Diagnosing arthritis: What is the process?
By Jean Cherry, MBA, BSN, WCC May 15, 2022 • 6 min.
What does arthritis feel like?
The most common symptoms of arthritis include pain, swelling, stiffness and a decreased range of motion of a joint or multiple joints. The symptoms can be mild, moderate or severe. Symptoms may come and go, be the same for many years then get worse quickly, or progressively get worse. In the more severe stages of arthritis, chronic pain will affect your ability to do activities of daily living. You may not be able to walk or climb stairs easily. Sometimes there are knobby-looking finger joints you can see, but most often arthritis is only visible on an X-ray. Arthritis, depending on the type, could affect the heart, lungs, kidneys, eyes and skin in addition to the joints.
How is arthritis diagnosed?
The diagnostic process includes eliminating problems that cause symptoms similar to arthritis and assessing for over 100 types of arthritis. It is not easy to determine the specific type of arthritis because symptoms change or don’t show the full range of effects at once. One type of arthritis may be mistaken for another, or people may have multiple types at the same time.
If you have joint problems, seek help from your primary healthcare provider. Your provider will ask you questions about your medical and family history, health habits and symptoms. They’ll then do a physical exam and basic tests to check for the more common types of arthritis.
If your symptoms are more complex, you may require a more comprehensive assessment by a rheumatologist (a doctor who specializes in arthritis and rheumatic conditions) or an orthopedist (a doctor who specializes in treatment and surgeries for musculoskeletal conditions).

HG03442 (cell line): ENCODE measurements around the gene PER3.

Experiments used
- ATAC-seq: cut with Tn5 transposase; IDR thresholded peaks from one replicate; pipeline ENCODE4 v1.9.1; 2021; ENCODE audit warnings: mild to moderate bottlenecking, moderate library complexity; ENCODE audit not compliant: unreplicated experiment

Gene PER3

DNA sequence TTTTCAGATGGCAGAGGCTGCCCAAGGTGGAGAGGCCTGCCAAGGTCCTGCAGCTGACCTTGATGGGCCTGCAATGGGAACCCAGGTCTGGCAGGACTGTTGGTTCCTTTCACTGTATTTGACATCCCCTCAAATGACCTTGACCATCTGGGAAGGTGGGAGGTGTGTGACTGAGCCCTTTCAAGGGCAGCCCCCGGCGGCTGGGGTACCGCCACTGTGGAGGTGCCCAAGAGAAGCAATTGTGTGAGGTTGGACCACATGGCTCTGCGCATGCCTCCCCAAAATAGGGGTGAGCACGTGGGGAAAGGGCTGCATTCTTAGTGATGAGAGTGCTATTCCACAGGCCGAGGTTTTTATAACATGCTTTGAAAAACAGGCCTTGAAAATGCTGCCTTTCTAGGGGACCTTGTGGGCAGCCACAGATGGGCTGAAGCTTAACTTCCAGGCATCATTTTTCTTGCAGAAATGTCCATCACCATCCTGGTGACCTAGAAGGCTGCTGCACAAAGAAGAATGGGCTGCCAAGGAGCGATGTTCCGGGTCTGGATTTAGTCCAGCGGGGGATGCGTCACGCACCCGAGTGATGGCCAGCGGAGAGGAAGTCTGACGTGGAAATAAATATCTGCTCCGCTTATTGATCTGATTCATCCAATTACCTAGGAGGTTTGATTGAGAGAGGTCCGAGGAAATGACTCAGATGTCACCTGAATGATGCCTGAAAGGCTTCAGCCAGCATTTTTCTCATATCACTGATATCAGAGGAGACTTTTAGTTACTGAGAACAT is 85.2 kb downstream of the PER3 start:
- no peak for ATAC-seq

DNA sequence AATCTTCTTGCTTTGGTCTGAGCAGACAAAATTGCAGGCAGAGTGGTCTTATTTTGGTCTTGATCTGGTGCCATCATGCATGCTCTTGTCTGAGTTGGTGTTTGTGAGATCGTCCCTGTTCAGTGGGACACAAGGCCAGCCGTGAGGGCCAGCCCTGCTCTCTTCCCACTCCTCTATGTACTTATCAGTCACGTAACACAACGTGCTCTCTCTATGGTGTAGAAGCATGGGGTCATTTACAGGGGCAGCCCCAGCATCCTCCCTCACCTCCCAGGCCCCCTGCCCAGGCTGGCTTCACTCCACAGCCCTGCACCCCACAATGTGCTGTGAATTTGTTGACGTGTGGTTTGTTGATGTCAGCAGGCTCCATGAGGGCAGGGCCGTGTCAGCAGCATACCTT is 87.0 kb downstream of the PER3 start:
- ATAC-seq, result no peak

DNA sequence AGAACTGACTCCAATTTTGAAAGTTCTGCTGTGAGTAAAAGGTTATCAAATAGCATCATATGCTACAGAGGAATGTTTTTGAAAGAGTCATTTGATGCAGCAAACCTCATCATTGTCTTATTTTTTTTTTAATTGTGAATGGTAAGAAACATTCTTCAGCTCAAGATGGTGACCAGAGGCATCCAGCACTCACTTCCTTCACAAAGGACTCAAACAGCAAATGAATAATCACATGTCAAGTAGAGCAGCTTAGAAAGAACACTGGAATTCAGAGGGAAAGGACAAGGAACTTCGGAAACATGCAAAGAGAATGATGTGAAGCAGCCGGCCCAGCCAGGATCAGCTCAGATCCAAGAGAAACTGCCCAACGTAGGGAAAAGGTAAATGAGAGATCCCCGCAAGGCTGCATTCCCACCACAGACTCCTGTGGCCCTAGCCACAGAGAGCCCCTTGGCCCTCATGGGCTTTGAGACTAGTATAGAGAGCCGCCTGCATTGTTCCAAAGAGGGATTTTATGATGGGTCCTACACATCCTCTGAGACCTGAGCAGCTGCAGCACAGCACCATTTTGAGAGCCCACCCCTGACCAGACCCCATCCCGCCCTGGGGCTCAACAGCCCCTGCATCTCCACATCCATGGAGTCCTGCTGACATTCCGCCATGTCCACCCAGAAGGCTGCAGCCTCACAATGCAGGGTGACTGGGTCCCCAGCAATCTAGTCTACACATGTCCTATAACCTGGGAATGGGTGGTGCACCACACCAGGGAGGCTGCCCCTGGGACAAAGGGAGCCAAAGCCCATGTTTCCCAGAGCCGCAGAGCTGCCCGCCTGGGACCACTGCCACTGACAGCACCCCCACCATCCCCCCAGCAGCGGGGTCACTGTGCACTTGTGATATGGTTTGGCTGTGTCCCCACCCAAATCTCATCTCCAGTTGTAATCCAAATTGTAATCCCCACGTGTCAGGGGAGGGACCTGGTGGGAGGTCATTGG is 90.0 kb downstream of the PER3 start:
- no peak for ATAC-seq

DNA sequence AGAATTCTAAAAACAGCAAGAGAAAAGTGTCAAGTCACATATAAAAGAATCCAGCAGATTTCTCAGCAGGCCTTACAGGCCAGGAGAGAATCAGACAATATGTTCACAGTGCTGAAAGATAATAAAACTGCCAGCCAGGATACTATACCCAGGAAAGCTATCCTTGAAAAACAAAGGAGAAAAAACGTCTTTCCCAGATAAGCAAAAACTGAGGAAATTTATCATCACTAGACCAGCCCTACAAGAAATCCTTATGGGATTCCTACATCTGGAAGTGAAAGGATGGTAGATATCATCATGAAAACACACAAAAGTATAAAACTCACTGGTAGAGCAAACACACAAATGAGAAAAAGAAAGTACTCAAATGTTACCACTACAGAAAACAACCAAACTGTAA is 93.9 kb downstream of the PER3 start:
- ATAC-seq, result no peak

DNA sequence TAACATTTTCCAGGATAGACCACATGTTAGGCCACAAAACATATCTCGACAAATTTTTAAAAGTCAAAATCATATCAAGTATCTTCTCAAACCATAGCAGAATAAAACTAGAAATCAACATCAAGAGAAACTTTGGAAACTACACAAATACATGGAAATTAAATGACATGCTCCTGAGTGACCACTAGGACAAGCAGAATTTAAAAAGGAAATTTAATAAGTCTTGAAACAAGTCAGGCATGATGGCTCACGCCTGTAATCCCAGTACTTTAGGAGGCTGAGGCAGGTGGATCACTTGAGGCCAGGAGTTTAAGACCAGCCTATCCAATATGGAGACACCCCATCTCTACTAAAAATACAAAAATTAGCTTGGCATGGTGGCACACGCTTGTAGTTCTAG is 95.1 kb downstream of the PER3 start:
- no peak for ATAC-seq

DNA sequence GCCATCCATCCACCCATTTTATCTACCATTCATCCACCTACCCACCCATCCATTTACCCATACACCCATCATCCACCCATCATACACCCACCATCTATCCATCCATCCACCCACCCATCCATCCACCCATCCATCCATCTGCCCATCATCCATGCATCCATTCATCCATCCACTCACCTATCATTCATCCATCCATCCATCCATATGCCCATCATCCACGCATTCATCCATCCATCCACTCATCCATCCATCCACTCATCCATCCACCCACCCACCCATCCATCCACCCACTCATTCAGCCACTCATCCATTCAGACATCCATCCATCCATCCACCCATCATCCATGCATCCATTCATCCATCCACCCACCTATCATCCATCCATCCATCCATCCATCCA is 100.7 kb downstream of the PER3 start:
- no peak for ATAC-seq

Other tests used to diagnose arthritis include a joint evaluation, lab tests and imaging tests, such as X-rays.
In a joint evaluation, your provider will look for:
- Signs of joint redness, swelling or stiffness
- Determine the types of joints affected
- Count the number of joints involved
- Assess if there is a symmetrical pattern on both sides of the body
- Check for fluid, warmth, joint movement or tenderness.
Your healthcare provider may order blood tests to check for inflammation, antibodies, liver and kidney function, and blood counts. There are specific antibodies that have been linked to one kind of arthritis, called rheumatoid arthritis (RA), caused by inflammation, which are measured by tests from blood samples. Rheumatoid factor (RF) has been found in up to 80% of people with RA, and antibodies to cyclic citrullinated peptide (CCP) have been found in 60% to 70% of people with RA. Your provider may also draw fluid from your joint with a needle, send it to a lab for analysis and run genetic testing.
Your provider may also recommend that you have imaging tests. For instance, X-rays are frequently ordered to visualize the joint. Other methods to assess joints include ultrasounds and magnetic resonance imaging (MRI). These tests can show if there are structural changes in the joint, erosions of the joint, loss of cartilage, tears in the soft tissue, fluid locations, inflammation and loose tissue fragments. Even though imaging tests help identify joint damage or bone loss, it doesn’t mean you do not have RA. It may mean RA is in early stages.
Arthritis diagnosis criteria
According to the 2010 American College of Rheumatology/European League against Rheumatism Classification Criteria for RA, individuals should be tested for the RA if they have :
- At least one joint with definite swelling
- Joint swelling that is not better explained by another disease
Individuals will be further evaluated on a point system for a definite diagnosis of RA based on:
- Degree of joint involvement
- Blood test that looks for inflammation and blood proteins (antibodies) that are linked to RA
- Symptom duration
Criteria may vary for other kinds of arthritis.
If you are experiencing symptoms of arthritis, see your healthcare provider. Early diagnosis and aggressive treatment can help prevent visible joint changes, chronic pain, loss of mobility and decreased function.
Clinically reviewed and updated by Nora Laberee, May 2022.